"What I mean is that now you will be sorrowful. Your heart will feel like it is being ripped out when you see what is about to happen to Me. You will cry out in pain. You are going to lose your life, you are going to lose Me, for a little while. You are going to be alone for a little while. A little while. Do you hear that? Hold tightly to that. The dark days to come will seem to last forever. But just keep hearing My voice say, 'a little while, a little while.' Because I will see you again.
"Even though Death tries to get in My way, though the grave will try to lock Me up, I will see you again. Me - the One speaking to you now, the flesh and blood Me that you have known for all these years. You will see me again when the time of sorrow is over. So much joy will flood your heart that you will be changed forever, and no one will take your joy from you. Because I will see you again. And then you will understand."
Bad pain was coming in their near future. Not just pain caused by others, but also self-inflicted wounds. They would hurt themselves with their own weakness, denials, desertions and betrayals of Jesus. They would be tormented as they watched people torment their beloved Jesus at the Cross. Knowing that He was there due to their sin and the world's. Knowing that they could do nothing for the One they loved. They could only stand by and watch Him die, completely helpless and alone.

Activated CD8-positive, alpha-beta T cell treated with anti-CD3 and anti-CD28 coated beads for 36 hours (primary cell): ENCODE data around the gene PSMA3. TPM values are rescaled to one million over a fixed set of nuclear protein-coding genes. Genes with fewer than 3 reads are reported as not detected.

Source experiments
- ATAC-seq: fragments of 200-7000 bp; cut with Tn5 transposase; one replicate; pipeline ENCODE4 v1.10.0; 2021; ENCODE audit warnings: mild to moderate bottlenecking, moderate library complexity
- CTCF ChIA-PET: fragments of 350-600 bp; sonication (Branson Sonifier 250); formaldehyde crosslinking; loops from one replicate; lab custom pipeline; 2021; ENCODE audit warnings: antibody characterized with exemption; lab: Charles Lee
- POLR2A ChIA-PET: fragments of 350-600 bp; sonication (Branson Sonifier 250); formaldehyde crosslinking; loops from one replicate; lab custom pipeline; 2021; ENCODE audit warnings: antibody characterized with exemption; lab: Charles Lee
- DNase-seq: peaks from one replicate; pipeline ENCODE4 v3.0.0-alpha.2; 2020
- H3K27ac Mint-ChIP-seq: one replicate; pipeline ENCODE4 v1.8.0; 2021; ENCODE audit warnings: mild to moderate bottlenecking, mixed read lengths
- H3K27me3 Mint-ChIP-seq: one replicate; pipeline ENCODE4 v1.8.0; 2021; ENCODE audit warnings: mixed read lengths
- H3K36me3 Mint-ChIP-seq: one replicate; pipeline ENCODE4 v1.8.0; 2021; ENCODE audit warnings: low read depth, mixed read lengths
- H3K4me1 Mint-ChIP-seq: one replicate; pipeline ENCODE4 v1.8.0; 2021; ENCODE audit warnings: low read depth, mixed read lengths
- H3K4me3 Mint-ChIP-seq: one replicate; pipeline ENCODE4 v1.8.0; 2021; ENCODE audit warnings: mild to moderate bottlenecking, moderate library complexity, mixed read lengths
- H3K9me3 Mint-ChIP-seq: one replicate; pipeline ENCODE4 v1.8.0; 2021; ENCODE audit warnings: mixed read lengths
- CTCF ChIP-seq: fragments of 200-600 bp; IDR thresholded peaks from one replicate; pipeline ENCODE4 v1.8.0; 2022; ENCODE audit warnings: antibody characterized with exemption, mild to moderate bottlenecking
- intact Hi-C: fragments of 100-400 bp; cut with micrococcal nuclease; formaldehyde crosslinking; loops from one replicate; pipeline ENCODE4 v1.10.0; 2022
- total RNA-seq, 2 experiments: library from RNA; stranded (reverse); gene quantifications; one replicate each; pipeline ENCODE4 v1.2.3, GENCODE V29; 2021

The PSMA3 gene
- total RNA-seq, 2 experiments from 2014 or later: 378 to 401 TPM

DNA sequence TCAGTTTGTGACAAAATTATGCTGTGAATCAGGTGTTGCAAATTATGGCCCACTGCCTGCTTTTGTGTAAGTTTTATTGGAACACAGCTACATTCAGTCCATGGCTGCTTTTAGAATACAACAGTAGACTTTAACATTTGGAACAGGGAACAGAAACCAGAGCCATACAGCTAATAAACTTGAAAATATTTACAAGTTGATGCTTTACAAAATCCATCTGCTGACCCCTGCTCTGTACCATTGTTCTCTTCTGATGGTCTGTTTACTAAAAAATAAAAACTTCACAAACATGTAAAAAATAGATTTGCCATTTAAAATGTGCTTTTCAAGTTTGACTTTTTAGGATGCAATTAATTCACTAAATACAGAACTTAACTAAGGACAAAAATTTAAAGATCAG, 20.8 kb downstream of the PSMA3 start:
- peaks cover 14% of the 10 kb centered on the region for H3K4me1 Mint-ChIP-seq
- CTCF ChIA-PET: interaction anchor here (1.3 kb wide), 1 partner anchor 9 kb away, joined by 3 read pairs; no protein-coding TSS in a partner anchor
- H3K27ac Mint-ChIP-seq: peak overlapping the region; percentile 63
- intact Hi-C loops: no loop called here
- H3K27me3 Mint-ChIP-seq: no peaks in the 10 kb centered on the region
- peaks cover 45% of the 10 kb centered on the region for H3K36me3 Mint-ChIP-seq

But this pain would not last forever. Not for Him. And not for them. And not for you. It was only for a little while. And as Jesus promised, when it was over, there was joy that never ended, joy that changed the Apostles forever, the joy of Jesus alive, seeing them again.